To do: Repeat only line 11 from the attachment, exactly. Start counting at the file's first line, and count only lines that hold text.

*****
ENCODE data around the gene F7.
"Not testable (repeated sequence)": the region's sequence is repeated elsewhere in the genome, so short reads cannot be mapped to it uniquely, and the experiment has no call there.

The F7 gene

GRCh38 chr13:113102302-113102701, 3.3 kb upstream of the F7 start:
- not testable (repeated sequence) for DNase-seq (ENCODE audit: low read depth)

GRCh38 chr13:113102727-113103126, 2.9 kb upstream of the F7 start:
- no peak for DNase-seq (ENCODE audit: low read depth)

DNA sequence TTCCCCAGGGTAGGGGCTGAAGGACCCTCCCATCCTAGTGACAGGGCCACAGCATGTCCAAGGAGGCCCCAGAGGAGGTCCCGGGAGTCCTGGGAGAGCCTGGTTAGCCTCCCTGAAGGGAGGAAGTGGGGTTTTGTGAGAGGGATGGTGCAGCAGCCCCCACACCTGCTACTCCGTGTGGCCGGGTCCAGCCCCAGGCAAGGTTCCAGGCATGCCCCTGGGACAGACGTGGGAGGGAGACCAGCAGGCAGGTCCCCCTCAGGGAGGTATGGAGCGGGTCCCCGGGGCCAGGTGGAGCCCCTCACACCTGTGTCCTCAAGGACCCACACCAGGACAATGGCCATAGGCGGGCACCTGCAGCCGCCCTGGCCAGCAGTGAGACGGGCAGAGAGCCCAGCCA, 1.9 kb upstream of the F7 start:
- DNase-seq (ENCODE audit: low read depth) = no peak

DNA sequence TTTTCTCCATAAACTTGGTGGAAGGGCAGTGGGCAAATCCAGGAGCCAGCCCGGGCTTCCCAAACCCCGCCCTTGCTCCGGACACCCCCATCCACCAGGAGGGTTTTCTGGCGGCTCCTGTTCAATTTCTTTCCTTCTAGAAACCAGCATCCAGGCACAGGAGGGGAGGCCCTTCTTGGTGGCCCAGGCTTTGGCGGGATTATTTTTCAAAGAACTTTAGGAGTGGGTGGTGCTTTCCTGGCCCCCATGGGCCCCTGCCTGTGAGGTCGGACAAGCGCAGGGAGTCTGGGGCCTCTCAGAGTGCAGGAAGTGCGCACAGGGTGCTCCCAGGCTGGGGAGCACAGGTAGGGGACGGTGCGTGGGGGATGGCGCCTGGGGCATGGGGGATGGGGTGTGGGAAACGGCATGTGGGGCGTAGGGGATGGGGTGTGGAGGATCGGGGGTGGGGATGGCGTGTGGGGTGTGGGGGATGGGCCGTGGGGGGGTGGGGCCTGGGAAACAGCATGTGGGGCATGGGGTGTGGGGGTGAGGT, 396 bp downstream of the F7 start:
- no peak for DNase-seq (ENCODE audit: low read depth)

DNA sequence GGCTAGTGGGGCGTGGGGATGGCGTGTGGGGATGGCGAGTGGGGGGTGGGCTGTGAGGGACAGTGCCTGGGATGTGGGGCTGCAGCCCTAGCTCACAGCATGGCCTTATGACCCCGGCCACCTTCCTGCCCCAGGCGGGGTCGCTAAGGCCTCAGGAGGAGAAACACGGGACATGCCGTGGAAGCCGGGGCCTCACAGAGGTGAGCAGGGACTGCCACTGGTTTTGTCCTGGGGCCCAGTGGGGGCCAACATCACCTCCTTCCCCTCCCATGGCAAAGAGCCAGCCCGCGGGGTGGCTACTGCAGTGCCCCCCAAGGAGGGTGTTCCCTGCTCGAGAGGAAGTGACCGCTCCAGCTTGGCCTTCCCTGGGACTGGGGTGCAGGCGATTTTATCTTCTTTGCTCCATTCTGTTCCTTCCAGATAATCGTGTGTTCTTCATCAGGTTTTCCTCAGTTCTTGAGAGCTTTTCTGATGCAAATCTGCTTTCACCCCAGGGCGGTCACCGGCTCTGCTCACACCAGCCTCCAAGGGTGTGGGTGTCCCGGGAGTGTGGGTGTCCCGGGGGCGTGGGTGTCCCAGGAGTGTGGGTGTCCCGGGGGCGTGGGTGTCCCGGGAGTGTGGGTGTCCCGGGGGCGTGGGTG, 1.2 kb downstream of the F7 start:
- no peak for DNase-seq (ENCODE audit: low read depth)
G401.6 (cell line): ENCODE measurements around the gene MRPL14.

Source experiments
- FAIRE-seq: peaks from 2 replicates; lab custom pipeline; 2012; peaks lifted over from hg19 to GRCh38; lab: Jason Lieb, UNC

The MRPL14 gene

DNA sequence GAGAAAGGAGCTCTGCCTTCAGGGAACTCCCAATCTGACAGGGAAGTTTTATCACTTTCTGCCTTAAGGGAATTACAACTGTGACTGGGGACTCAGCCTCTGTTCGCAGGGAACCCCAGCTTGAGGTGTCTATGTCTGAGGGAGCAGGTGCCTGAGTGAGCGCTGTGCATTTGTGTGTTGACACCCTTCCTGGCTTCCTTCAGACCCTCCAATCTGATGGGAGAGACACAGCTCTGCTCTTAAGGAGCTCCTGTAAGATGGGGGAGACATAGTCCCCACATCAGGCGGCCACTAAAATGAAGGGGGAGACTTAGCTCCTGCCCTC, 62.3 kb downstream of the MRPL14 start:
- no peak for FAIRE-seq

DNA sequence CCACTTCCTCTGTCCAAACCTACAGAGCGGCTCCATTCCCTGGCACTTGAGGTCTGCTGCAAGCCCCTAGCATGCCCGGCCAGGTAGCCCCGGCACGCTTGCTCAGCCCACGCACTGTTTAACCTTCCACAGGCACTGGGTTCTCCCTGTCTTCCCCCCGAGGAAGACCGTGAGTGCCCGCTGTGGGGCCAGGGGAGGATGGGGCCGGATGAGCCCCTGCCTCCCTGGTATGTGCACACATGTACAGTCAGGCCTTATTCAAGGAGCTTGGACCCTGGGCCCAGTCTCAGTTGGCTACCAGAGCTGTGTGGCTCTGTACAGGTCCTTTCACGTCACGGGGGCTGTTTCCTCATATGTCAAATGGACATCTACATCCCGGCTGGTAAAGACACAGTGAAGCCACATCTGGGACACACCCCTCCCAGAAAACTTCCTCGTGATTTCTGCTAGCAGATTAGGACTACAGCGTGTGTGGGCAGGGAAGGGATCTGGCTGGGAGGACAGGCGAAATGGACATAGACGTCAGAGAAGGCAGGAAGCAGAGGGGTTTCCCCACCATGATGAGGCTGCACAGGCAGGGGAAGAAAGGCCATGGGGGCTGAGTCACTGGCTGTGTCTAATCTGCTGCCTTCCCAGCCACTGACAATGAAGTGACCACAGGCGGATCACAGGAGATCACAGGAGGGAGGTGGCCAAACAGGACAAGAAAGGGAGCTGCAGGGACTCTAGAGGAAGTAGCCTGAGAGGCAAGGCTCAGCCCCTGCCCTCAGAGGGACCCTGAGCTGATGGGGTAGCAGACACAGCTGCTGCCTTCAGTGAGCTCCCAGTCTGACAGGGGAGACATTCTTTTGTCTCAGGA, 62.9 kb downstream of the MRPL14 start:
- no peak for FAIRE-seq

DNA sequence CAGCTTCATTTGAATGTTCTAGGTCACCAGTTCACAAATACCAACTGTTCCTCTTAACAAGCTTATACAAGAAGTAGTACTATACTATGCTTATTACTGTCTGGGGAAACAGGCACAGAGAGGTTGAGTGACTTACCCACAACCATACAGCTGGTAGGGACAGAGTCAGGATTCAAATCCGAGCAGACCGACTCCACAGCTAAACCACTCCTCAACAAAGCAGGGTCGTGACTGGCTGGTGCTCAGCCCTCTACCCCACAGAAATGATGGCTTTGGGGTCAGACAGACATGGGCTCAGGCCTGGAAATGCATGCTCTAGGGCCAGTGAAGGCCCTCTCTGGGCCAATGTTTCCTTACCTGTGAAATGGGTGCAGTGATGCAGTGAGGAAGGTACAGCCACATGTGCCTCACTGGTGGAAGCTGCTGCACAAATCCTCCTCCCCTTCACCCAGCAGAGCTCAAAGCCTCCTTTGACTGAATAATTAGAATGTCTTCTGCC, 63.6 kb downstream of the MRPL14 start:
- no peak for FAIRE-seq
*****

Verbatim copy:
- no peak for DNase-seq (ENCODE audit: low read depth)